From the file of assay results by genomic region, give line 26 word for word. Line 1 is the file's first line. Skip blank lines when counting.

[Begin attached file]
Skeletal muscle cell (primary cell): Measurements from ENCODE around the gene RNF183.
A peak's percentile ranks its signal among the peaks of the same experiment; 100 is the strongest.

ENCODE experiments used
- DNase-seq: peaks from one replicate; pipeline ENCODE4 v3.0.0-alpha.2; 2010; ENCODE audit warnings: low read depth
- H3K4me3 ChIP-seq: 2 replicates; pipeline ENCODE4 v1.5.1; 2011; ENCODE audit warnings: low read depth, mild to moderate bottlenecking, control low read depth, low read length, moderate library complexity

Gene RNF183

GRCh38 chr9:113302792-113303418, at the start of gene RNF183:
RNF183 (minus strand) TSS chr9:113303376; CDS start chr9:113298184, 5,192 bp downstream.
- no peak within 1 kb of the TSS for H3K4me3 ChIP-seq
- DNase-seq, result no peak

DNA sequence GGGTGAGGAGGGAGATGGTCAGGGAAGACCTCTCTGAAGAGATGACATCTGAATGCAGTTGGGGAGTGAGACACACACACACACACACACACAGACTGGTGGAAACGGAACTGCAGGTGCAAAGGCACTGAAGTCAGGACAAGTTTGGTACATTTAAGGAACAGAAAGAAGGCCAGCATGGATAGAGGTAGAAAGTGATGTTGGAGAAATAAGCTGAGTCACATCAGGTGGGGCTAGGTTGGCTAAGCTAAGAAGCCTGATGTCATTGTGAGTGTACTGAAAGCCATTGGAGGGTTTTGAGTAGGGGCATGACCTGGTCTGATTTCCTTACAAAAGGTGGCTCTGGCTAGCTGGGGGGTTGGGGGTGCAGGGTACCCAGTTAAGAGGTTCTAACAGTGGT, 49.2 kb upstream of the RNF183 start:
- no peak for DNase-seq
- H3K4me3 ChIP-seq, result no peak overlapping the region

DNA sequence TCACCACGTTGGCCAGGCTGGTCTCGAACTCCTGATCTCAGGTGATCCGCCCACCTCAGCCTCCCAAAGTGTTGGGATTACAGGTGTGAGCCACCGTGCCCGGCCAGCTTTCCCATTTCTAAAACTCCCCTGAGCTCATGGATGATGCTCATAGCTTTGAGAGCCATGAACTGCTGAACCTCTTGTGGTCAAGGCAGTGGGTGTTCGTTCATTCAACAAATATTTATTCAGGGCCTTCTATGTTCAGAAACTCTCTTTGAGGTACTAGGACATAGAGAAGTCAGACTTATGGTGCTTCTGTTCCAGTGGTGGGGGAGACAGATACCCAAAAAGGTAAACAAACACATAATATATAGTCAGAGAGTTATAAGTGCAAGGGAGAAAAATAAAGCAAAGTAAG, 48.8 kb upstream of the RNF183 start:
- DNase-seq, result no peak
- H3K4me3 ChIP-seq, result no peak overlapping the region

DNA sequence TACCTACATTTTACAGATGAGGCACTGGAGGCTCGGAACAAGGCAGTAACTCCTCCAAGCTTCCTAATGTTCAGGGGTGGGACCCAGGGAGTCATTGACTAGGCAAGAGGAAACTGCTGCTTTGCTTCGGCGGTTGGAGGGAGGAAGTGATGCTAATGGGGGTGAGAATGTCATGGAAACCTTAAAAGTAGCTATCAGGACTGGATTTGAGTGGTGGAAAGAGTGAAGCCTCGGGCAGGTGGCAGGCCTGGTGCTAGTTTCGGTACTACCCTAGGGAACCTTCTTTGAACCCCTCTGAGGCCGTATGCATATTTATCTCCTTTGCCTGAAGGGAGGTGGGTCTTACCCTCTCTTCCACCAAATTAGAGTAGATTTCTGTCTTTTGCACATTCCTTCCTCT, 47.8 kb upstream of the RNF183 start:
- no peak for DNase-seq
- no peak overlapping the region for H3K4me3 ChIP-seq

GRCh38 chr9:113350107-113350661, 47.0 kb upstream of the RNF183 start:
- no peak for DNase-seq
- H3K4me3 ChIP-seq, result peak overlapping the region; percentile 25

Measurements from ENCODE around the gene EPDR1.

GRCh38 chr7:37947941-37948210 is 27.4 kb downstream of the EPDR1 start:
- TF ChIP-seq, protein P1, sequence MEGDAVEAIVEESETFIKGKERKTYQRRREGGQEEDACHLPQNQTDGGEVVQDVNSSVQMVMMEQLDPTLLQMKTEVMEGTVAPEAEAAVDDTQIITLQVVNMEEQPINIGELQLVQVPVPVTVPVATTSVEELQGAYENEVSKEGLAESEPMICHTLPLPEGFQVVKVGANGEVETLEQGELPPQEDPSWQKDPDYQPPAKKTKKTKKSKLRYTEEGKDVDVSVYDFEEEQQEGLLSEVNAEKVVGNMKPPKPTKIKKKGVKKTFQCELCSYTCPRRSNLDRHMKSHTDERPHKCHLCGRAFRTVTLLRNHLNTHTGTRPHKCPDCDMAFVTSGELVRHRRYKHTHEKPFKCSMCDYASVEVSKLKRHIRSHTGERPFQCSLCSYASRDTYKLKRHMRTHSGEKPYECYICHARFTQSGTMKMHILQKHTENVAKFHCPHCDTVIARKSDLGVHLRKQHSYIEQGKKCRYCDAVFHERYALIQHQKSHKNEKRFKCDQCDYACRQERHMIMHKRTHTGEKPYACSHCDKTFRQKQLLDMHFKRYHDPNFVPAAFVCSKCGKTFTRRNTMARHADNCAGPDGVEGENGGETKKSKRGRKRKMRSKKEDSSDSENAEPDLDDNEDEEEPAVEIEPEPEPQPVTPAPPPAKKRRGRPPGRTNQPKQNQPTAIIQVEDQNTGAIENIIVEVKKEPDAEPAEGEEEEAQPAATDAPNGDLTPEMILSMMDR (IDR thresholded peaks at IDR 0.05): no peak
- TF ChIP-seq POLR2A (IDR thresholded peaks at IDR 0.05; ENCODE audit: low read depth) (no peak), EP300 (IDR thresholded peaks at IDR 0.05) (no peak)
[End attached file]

- TF ChIP-seq POLR2A (IDR thresholded peaks at IDR 0.05; ENCODE audit: low read depth) (no peak), EP300 (IDR thresholded peaks at IDR 0.05) (no peak)